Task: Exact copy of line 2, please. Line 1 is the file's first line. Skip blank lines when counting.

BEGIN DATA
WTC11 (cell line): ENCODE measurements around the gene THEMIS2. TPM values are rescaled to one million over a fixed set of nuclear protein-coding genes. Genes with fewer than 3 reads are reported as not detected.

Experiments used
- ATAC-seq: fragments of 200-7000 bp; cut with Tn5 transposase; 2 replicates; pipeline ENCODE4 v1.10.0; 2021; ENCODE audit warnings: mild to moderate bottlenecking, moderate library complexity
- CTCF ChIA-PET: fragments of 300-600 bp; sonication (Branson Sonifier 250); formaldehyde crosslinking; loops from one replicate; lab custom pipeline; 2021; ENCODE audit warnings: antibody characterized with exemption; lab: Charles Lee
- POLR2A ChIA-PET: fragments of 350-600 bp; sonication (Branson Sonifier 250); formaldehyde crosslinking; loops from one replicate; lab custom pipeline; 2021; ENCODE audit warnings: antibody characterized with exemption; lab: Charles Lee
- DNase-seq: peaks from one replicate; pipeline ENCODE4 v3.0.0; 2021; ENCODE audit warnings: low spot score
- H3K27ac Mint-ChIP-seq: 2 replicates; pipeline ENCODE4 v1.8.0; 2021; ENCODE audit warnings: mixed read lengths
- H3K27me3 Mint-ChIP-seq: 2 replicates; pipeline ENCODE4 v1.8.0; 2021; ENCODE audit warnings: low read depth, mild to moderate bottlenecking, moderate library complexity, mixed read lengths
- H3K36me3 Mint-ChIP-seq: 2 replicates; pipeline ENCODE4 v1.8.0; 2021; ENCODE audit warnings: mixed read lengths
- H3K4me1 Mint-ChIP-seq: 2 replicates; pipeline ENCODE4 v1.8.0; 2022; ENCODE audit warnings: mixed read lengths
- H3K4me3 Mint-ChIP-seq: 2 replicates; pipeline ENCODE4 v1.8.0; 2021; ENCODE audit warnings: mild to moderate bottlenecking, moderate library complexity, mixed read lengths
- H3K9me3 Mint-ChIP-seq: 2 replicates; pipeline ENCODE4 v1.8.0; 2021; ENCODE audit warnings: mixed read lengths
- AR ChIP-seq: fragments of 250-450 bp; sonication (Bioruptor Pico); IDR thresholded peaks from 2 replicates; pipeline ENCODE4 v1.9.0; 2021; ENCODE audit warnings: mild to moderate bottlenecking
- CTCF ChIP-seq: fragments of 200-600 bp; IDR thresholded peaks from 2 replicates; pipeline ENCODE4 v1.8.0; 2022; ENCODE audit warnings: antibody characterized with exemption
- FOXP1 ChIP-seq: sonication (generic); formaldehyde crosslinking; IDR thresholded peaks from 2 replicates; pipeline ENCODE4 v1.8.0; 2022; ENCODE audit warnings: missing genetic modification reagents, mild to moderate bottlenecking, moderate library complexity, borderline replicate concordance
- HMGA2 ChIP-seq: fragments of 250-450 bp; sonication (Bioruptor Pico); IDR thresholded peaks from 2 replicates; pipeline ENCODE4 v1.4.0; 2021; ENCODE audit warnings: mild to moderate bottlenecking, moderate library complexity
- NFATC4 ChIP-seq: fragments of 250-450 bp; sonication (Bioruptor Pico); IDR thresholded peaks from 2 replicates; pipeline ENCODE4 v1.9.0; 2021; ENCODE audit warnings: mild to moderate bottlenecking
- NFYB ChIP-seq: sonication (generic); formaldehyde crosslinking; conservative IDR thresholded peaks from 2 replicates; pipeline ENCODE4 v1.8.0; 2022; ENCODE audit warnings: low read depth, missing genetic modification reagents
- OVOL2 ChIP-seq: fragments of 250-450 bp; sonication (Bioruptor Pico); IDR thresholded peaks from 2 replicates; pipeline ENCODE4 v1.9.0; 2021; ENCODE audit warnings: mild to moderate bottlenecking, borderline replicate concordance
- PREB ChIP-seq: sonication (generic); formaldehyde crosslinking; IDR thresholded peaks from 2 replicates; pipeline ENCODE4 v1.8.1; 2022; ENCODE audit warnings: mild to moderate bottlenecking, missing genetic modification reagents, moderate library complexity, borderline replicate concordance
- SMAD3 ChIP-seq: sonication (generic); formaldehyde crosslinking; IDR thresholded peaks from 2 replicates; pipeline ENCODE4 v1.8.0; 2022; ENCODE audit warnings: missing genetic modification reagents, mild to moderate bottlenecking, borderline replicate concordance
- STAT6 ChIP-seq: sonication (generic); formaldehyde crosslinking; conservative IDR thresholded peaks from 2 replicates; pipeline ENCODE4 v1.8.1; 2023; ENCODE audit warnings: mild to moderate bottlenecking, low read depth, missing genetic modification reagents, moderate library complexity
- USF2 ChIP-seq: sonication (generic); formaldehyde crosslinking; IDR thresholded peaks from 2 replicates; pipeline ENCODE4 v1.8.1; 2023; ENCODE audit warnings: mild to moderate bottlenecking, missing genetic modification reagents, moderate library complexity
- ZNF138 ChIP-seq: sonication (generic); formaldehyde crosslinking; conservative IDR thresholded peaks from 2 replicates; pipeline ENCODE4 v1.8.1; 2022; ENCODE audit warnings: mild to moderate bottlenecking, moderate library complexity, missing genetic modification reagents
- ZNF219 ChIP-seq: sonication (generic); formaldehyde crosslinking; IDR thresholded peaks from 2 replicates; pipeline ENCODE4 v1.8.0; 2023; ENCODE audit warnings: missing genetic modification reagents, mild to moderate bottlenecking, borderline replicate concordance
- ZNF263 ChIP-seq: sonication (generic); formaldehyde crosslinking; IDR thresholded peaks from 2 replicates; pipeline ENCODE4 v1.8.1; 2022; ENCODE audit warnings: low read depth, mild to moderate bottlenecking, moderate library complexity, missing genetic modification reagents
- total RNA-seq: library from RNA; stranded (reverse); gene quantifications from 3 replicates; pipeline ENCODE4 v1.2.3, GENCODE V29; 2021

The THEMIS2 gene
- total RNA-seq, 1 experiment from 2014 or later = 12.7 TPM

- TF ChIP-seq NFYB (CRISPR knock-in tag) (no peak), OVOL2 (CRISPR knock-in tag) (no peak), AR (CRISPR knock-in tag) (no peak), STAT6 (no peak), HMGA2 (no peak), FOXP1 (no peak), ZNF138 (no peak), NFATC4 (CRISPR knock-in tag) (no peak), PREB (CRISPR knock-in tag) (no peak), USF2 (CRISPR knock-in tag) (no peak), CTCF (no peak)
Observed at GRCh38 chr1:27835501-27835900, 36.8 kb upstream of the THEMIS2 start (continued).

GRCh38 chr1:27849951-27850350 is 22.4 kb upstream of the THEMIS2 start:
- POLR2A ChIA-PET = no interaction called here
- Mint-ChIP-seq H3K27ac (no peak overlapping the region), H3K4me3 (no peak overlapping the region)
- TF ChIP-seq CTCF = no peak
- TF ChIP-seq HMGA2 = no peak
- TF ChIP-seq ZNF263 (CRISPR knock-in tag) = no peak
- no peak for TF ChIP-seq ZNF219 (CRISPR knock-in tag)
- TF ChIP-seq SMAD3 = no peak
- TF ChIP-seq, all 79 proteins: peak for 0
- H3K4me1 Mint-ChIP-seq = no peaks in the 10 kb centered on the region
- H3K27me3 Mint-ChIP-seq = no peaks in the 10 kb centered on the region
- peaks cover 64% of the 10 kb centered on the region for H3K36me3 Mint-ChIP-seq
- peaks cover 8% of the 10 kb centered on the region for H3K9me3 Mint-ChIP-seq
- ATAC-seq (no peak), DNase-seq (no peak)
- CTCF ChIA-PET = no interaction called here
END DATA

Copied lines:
Experiments used